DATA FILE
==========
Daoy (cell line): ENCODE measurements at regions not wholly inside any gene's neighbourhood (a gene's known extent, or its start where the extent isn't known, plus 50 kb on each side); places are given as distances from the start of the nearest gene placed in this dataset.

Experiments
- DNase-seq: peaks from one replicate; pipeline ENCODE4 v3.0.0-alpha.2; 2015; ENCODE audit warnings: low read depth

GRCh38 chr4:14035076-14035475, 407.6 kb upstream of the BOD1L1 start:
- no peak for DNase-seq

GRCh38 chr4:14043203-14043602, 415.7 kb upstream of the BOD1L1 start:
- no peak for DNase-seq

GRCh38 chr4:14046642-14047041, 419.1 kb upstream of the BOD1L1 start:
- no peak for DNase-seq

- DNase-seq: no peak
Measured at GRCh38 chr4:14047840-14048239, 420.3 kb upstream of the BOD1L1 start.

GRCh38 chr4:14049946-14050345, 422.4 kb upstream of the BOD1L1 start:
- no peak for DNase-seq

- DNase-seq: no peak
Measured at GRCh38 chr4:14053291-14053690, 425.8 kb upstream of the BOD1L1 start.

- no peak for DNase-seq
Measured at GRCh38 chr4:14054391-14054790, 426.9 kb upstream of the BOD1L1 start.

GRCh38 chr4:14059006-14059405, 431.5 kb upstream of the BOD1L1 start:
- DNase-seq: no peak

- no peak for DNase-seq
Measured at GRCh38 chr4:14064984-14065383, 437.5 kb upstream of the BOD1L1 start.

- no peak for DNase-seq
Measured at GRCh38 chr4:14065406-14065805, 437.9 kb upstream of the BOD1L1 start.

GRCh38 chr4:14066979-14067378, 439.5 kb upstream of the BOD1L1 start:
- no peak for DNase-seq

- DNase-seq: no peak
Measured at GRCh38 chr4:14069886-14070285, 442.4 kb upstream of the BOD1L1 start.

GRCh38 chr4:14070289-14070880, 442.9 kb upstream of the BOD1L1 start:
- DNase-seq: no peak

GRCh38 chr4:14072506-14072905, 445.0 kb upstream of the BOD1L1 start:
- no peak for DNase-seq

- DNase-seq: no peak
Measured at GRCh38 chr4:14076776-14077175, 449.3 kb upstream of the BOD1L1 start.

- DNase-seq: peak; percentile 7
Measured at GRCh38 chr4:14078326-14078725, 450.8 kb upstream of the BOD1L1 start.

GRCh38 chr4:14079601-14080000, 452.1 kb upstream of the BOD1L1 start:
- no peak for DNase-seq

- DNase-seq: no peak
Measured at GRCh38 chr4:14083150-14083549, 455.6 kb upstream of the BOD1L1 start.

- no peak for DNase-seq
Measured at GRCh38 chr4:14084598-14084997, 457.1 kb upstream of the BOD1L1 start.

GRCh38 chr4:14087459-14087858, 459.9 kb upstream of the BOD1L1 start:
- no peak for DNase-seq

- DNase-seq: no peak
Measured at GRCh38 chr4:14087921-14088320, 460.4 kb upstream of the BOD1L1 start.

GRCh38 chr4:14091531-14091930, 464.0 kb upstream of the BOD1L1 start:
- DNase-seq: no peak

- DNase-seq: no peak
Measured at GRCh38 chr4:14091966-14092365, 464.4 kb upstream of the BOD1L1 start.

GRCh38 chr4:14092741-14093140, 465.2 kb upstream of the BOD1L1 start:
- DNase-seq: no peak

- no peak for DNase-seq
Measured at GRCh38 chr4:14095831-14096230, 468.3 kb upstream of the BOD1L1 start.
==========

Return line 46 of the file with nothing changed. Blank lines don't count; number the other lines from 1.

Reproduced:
GRCh38 chr4:14091531-14091930, 464.0 kb upstream of the BOD1L1 start: